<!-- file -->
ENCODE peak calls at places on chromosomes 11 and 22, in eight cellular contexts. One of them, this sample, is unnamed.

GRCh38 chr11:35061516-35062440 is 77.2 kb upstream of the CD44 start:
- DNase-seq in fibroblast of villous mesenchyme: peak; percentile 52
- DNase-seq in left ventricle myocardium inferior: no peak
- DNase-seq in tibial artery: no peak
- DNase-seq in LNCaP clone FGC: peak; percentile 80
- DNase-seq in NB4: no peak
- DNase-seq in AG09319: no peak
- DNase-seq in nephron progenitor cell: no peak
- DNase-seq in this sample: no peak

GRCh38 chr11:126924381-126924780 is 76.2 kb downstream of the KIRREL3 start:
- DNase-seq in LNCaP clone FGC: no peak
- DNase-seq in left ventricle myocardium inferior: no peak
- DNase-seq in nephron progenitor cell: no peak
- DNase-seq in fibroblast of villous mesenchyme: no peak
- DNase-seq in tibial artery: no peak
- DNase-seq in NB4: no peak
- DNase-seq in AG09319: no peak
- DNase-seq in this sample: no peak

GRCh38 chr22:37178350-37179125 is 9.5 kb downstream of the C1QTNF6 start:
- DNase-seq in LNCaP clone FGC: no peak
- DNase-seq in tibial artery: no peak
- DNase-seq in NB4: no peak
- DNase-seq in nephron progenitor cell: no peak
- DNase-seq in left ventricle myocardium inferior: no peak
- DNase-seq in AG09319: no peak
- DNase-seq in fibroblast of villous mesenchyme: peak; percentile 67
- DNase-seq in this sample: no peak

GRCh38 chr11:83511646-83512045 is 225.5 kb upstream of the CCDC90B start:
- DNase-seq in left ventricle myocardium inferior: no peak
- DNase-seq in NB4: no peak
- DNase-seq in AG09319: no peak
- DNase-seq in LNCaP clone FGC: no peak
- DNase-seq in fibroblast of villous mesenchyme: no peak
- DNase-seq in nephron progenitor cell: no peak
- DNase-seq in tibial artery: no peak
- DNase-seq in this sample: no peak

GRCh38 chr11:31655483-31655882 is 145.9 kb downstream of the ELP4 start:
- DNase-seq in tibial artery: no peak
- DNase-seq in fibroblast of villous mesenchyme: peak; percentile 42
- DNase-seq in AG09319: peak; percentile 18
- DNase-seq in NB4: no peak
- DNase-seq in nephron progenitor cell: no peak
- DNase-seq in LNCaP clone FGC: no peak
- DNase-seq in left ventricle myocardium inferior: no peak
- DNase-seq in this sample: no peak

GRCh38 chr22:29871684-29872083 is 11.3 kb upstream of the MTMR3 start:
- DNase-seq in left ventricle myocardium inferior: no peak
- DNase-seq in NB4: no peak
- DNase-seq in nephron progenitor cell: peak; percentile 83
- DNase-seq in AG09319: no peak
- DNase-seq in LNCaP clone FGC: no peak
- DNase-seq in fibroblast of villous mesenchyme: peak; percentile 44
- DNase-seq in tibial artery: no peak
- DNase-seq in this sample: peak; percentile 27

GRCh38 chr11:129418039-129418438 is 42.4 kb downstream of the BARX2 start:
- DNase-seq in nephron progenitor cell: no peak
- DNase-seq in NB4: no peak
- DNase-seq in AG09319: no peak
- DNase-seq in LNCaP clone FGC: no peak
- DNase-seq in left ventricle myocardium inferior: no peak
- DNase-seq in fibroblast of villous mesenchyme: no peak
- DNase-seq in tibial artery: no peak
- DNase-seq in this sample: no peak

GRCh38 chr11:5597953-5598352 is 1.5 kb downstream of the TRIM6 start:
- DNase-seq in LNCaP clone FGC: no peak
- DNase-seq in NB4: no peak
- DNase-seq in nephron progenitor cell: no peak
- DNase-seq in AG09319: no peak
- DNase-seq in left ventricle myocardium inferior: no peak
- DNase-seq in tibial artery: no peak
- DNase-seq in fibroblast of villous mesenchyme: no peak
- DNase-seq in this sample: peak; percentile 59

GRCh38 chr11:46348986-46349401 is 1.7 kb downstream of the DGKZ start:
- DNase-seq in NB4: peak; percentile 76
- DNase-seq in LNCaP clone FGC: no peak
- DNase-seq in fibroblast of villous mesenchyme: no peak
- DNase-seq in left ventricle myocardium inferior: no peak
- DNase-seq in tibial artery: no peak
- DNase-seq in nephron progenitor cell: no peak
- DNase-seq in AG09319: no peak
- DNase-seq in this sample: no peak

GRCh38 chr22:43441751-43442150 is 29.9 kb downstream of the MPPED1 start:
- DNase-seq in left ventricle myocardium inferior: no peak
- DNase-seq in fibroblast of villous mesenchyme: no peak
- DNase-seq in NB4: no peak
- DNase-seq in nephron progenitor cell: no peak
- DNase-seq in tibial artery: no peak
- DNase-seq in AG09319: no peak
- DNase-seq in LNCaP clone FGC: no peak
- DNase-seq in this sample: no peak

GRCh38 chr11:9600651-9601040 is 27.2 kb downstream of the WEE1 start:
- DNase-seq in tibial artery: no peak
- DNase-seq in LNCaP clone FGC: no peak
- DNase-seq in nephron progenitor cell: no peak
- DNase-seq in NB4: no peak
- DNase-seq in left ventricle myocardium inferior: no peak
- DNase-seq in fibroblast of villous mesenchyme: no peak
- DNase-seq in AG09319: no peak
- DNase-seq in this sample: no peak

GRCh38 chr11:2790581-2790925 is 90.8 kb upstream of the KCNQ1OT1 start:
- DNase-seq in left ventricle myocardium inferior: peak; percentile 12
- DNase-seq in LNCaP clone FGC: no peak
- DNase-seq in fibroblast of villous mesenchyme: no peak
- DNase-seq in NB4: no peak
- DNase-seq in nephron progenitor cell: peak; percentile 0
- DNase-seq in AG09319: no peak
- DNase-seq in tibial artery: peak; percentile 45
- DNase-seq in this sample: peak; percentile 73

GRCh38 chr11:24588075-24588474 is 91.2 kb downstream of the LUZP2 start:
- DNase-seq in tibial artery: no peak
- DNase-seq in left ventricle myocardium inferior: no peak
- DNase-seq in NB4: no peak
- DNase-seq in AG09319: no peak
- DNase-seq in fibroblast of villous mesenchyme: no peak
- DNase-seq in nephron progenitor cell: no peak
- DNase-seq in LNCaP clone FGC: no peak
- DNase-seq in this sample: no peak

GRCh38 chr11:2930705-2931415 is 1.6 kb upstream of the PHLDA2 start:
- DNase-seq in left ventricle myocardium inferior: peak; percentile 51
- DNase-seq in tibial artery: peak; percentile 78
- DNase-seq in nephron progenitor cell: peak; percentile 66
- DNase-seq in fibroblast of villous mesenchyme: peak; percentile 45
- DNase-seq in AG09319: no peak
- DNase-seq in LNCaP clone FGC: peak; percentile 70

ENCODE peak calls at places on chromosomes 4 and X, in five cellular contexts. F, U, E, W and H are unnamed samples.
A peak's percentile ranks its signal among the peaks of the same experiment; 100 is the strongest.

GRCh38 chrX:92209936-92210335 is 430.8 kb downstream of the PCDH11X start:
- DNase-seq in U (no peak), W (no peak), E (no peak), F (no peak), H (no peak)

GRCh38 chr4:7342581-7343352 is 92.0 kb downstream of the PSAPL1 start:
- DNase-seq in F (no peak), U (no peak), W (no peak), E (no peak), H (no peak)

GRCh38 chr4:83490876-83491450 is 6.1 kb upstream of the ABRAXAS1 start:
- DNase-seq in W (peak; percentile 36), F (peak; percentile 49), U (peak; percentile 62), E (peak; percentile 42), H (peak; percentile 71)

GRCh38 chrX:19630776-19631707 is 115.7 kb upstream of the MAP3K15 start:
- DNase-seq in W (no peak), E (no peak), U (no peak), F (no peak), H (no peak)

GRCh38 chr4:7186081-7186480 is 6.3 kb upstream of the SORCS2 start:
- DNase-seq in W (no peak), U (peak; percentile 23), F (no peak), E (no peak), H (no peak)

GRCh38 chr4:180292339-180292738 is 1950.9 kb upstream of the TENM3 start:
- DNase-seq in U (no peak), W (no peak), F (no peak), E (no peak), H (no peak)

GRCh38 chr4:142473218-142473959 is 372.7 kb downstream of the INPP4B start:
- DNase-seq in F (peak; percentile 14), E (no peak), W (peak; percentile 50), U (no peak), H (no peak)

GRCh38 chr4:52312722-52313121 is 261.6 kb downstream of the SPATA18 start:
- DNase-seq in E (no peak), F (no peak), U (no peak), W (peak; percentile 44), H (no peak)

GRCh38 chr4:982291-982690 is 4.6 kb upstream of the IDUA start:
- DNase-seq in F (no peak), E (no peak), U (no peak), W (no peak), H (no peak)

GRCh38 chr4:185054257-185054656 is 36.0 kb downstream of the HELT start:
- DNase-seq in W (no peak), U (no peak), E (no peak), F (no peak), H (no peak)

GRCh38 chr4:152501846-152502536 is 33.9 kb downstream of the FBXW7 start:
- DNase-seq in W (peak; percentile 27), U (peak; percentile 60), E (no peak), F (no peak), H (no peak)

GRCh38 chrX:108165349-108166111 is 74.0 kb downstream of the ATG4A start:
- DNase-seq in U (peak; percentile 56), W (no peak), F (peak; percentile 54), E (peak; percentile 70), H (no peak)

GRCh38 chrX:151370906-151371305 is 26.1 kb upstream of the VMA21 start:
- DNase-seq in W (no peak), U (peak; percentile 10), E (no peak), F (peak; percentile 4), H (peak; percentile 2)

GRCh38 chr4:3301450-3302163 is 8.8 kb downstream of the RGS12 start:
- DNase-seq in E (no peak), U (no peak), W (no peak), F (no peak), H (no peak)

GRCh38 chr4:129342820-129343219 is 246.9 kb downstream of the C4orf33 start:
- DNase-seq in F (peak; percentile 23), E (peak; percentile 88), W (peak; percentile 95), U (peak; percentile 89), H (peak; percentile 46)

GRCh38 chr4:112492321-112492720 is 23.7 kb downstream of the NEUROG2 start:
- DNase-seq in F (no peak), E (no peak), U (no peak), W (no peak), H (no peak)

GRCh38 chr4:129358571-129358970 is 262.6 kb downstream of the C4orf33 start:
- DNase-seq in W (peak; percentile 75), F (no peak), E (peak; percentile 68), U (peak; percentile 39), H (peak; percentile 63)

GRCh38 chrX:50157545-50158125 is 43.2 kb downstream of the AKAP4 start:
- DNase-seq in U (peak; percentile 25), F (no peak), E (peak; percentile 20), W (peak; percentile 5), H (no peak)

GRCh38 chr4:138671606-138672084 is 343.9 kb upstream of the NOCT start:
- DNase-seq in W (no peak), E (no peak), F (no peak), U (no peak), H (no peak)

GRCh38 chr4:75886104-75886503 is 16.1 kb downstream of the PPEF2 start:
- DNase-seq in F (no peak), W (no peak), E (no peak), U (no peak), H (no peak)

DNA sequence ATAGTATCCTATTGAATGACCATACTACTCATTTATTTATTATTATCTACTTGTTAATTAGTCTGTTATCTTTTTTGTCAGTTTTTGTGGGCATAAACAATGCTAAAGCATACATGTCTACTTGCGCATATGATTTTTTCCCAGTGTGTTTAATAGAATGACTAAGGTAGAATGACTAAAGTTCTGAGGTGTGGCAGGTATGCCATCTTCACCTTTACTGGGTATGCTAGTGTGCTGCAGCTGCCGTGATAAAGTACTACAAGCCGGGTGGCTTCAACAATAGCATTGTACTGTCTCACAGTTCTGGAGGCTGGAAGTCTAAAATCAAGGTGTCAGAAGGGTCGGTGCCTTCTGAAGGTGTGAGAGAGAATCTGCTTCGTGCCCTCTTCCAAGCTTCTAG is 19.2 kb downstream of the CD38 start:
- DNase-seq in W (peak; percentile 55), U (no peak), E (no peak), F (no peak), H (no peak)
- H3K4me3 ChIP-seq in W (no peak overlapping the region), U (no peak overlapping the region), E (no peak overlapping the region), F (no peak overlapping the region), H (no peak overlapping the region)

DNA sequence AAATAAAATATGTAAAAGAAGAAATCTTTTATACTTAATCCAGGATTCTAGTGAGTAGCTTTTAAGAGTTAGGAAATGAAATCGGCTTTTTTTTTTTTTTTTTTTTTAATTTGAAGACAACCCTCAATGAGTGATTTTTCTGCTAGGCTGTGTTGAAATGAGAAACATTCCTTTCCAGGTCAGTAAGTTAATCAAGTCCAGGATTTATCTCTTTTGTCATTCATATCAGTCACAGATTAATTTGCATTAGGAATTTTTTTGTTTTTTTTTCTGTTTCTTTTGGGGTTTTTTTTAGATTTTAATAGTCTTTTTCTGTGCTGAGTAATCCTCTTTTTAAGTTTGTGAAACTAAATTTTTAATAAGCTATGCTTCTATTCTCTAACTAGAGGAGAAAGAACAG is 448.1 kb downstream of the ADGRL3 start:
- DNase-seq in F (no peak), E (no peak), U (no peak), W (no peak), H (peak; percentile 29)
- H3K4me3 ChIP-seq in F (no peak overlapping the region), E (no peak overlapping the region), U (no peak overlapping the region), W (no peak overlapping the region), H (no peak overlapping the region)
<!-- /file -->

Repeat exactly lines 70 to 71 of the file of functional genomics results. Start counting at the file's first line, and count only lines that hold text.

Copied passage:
- DNase-seq in left ventricle myocardium inferior: no peak
- DNase-seq in tibial artery: no peak